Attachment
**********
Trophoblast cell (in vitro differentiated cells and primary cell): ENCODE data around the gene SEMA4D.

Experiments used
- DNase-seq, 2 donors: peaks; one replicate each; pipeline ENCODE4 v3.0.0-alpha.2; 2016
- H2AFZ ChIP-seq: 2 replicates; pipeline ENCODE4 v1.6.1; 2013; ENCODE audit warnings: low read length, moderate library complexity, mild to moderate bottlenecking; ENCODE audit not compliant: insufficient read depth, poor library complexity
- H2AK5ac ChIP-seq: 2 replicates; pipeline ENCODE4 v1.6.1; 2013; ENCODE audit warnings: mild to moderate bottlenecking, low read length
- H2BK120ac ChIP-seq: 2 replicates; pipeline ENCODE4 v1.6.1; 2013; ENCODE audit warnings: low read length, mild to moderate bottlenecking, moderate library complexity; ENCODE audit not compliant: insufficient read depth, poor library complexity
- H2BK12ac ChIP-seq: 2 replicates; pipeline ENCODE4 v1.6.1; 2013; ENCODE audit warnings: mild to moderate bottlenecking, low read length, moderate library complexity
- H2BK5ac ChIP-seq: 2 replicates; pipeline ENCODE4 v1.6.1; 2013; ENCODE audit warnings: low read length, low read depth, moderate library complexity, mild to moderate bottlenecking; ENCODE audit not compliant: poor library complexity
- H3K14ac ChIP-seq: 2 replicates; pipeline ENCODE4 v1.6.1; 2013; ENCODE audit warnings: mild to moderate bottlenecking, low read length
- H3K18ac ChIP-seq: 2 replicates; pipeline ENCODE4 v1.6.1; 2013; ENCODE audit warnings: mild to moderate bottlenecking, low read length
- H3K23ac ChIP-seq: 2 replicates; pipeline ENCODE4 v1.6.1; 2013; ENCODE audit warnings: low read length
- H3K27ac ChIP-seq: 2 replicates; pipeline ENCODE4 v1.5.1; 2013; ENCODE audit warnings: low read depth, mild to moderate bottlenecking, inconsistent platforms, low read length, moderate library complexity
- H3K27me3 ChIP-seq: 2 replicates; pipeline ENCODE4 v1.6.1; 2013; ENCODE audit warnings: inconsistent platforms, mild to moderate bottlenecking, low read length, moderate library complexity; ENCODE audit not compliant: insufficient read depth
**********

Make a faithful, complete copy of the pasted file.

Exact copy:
Trophoblast cell (in vitro differentiated cells and primary cell): ENCODE data around the gene SEMA4D.

Experiments used
- DNase-seq, 2 donors: peaks; one replicate each; pipeline ENCODE4 v3.0.0-alpha.2; 2016
- H2AFZ ChIP-seq: 2 replicates; pipeline ENCODE4 v1.6.1; 2013; ENCODE audit warnings: low read length, moderate library complexity, mild to moderate bottlenecking; ENCODE audit not compliant: insufficient read depth, poor library complexity
- H2AK5ac ChIP-seq: 2 replicates; pipeline ENCODE4 v1.6.1; 2013; ENCODE audit warnings: mild to moderate bottlenecking, low read length
- H2BK120ac ChIP-seq: 2 replicates; pipeline ENCODE4 v1.6.1; 2013; ENCODE audit warnings: low read length, mild to moderate bottlenecking, moderate library complexity; ENCODE audit not compliant: insufficient read depth, poor library complexity
- H2BK12ac ChIP-seq: 2 replicates; pipeline ENCODE4 v1.6.1; 2013; ENCODE audit warnings: mild to moderate bottlenecking, low read length, moderate library complexity
- H2BK5ac ChIP-seq: 2 replicates; pipeline ENCODE4 v1.6.1; 2013; ENCODE audit warnings: low read length, low read depth, moderate library complexity, mild to moderate bottlenecking; ENCODE audit not compliant: poor library complexity
- H3K14ac ChIP-seq: 2 replicates; pipeline ENCODE4 v1.6.1; 2013; ENCODE audit warnings: mild to moderate bottlenecking, low read length
- H3K18ac ChIP-seq: 2 replicates; pipeline ENCODE4 v1.6.1; 2013; ENCODE audit warnings: mild to moderate bottlenecking, low read length
- H3K23ac ChIP-seq: 2 replicates; pipeline ENCODE4 v1.6.1; 2013; ENCODE audit warnings: low read length
- H3K27ac ChIP-seq: 2 replicates; pipeline ENCODE4 v1.5.1; 2013; ENCODE audit warnings: low read depth, mild to moderate bottlenecking, inconsistent platforms, low read length, moderate library complexity
- H3K27me3 ChIP-seq: 2 replicates; pipeline ENCODE4 v1.6.1; 2013; ENCODE audit warnings: inconsistent platforms, mild to moderate bottlenecking, low read length, moderate library complexity; ENCODE audit not compliant: insufficient read depth